Boreal is home to Woodward Tahoe and its 8 terrain parks are some of the best in California. Woodward is a year-round action sports training facility and adventure hub. Though terrain for more advanced skiers/riders is limited, the terrain parks, night riding, and affordability make Boreal a popular destination for regional college students.

Getting To: From the Sacramento/Bay Area driving time of 1.5/3 hours. Take I-80 Take I-80 East towards Reno; then take exit 176 to Boreal Ridge Road


Special Programs: Feel Good Fridays are excellent value; purchase an all day lift ticket for $25 on 5 Fridays — one per month selected by the resort — throughout the season AND $5 from each ticket purchased will go to local charity. Kids ages 8 and under receive a free season pass with the purchase on an Adult Unlimited Pass. Woodward Day Passes are available for 2 hour sessions with access to all of Woodward's facilities including the 33,000 square foot indoor trampoline gym, skate park, and foam pit.

  • Boreal is not known for long runs or steep terrain; Intermediate and Advanced shredders may feel limited

  • There are no on-site accommodations; visitors should look to Truckee, ~10 miles away by car for lodging

  • When the forecast calls for snow, be prepared, given Boreal’s close proximity to the Donner Summit, highways can shut down.

  • Beware, lesson prices do not include the cost of rental equipment or lift tickets

  • Convenient as its gets for a Tahoe day-trip; ideal for those just starting out

  • Home to some of the best, most progressive terrain parks in the region

  • Reliably great conditions with 400+ inches of average annual snowfall and snow-making on 40% of terrain

  • The only mountain in Tahoe that offers night skiing; don’t miss the Sierra sunset!

  • Non-skiing activities including tubing, an indoor skate and trampoline park, a snow sports museum, and nearby XC skiing will keep everyone entertained


Passes: Boreal has its own season pass; choose unlimited access or night skiing only. The 3-Pack is excellent value for skiing three days of your choosing. Woodward Membership works on a monthly basis

Rates: Go-Time Progressive Day Ticket Rates. Unique program at Boreal under which ticket prices drop the later in the day you start. Book ahead and pick your start time for savings.

Terrain: 41 named trails, 8 terrain parks (Woodward)

Terrain Mix: 30% Novice, 55% Intermediate, 15% Advanced

Average Annual Snowfall: 400+ inches

Vertical Drop: 500 ft

Lifts: 8 total - 2 quads, 3 triples, 1 doubles, 2 surface lifts


Diamond Peak, North Lake Tahoe


Best for Steep Tree-skiing & Lake Views

Travel Time: ~3.5 hours drive from San Francisco

Don’t be fooled by Diamond Peak’s seemingly underwhelming stats 655 acres and 30 trails. At Avant Ski, we know the true test for any resort is what’s inside those stats. That is where Diamond Peak has major bragging rights with arguably the best view of Lake Tahoe, a top notch terrain park and an excellent ski school. Diamond Peak is the perfect antidote to the big resorts and their big crowds. A notable amount of the resort’s 1,840' vertical drop is comprised of steep, dreamlike tree-skiing that often takes days to get tracked out.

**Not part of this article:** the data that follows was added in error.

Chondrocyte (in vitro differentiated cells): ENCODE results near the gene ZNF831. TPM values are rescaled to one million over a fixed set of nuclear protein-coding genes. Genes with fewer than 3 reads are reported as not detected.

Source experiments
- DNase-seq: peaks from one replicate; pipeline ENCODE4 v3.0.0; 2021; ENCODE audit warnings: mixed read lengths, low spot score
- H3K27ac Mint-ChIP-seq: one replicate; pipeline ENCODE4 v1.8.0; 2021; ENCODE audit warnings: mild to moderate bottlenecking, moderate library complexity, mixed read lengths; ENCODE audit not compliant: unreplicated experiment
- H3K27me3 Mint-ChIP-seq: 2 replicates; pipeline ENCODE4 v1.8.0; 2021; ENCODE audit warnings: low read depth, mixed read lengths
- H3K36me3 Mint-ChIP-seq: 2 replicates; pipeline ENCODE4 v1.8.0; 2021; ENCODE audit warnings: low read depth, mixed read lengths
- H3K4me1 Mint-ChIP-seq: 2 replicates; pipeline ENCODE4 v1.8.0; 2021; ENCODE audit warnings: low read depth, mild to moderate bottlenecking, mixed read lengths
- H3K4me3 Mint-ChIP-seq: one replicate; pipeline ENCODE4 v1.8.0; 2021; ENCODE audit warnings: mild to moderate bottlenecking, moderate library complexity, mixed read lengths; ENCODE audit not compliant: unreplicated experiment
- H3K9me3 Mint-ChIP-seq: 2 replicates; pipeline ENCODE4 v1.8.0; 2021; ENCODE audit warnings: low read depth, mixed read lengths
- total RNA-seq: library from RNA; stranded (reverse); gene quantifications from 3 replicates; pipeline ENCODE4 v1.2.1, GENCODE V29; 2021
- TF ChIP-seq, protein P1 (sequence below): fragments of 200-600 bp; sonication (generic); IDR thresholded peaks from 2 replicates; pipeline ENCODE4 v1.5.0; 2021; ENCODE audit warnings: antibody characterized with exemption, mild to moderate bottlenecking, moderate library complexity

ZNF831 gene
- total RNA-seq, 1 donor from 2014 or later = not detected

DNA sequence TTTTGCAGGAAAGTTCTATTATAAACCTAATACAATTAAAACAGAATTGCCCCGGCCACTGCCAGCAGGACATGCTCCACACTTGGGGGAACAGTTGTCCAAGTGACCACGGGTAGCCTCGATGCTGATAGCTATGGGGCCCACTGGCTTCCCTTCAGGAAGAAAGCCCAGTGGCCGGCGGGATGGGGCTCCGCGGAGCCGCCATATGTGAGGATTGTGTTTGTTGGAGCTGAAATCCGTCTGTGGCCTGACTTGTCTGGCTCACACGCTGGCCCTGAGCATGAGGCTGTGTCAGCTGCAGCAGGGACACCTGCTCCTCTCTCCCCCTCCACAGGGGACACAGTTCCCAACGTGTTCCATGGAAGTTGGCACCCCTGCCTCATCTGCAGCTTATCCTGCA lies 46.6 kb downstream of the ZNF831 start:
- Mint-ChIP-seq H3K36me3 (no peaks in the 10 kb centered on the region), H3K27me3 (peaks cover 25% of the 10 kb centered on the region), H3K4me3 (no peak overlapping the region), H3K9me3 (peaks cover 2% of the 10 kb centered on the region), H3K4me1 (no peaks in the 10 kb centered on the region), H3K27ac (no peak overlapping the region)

Owned and operated by the town of Incline Village, Diamond Peak is just minutes from town and has a modest amount of short term rentals and hotel rooms nearby. Located in easy driving distance from Truckee, South Lake and Reno, Diamond Peak makes for the perfect day-trip add on. Plus, bring your pass from another resort and receive $20 off a Diamond Peak day ticket. 

Getting To: From the Sacramento/Bay Area driving time of 2/3.5 hours. Take I-80 East Truckee to HW267 Tahoe, to HW28 Incline Village. Diamond Peak is  located only 20 miles from Truckee, 25 miles from South Lake and 27 miles from Reno. NV (~35 minutes driving). Flying: Access via Reno International Airport or commercial or private charter into Truckee


Special Programs: Kids under 6 Ski & Ride FREE. Diamond Peak is one of the only resorts to participate in the Bring Your Other Pass Program — season pass holders of other resorts receive $20 off here, even on days when the other pass maybe restricted. Unique Transferable Passes can be used and shared by anyone designated by the purchaser and Parents Interchangeable Tickets that allow parents with young children can share a ticket when one parent needs to supervise the kids

  • No true expert/extreme terrain; though there is plenty of steep stuff to delight the more advanced shredder

  • Close-by parking is limited; additional parking along Country Club Diver requires a shuttle ride

  • Mostly West-facing aspect means the snow melts a bit faster, especially in the springtime

  • Limited food options, primarily traditional ski resort cafeteria fare

  • Far from the Sierra Crest, storm totals here can be slightly less than other Tahoe Resorts 

  • Find untracked powder stashes days after a storm

  • Lakeview is the perfect mellow groomer; it runs top to bottom for 2.1 miles with breathtaking lake views the entire way

  • The children’s ski school has great teaching terrain and kids 6 and under ski free

  • More reasonable lift tickets; day passes run ~$100 and sometimes less mid-week

  • Terrain Variety. There is something for everyone along with snow-making on 75% of its named trails


Passes: Diamond Peak has its own season pass with various options for access and ages; passes come with 65 bonus lift tickets to partner resorts and discounts for services on the mountain

Rates: Unlimited season passes for adults start at a reasonable $494; day tickets are also available

Terrain: 30 named trails, 13 named gladed areas, 500 acres of off-piste tree-skiing

Terrain Mix: 18% Novice, 46% Intermediate, 36% Advanced

Average Annual Snowfall: 300 - 350 inches

Vertical Drop: 1,840 ft

Lifts: 7 total - 2 high-speed quads, 2 quads, 3 doubles, 1 surface lift

Diamond Peak

Homewood, North Lake Tahoe


Best for Laid-back Tree Skiing & Lake Views

Travel Time: ~4 hours drive from San Francisco